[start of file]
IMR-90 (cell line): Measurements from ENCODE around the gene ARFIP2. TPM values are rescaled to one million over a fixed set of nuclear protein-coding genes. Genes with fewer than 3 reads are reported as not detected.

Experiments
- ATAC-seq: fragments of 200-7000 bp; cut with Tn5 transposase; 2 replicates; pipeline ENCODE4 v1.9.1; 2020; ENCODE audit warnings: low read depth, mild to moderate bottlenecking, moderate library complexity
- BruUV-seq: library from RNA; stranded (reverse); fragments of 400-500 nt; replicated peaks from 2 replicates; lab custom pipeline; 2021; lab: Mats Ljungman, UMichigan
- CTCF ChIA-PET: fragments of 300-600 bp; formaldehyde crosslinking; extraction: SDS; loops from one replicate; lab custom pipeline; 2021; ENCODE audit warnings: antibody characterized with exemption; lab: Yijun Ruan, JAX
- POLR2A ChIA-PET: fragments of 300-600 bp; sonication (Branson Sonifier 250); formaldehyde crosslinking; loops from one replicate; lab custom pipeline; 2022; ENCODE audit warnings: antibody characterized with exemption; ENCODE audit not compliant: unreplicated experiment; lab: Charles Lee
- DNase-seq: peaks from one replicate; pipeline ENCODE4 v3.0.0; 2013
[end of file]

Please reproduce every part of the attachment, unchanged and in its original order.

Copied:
IMR-90 (cell line): Measurements from ENCODE around the gene ARFIP2. TPM values are rescaled to one million over a fixed set of nuclear protein-coding genes. Genes with fewer than 3 reads are reported as not detected.

Experiments
- ATAC-seq: fragments of 200-7000 bp; cut with Tn5 transposase; 2 replicates; pipeline ENCODE4 v1.9.1; 2020; ENCODE audit warnings: low read depth, mild to moderate bottlenecking, moderate library complexity
- BruUV-seq: library from RNA; stranded (reverse); fragments of 400-500 nt; replicated peaks from 2 replicates; lab custom pipeline; 2021; lab: Mats Ljungman, UMichigan
- CTCF ChIA-PET: fragments of 300-600 bp; formaldehyde crosslinking; extraction: SDS; loops from one replicate; lab custom pipeline; 2021; ENCODE audit warnings: antibody characterized with exemption; lab: Yijun Ruan, JAX
- POLR2A ChIA-PET: fragments of 300-600 bp; sonication (Branson Sonifier 250); formaldehyde crosslinking; loops from one replicate; lab custom pipeline; 2022; ENCODE audit warnings: antibody characterized with exemption; ENCODE audit not compliant: unreplicated experiment; lab: Charles Lee
- DNase-seq: peaks from one replicate; pipeline ENCODE4 v3.0.0; 2013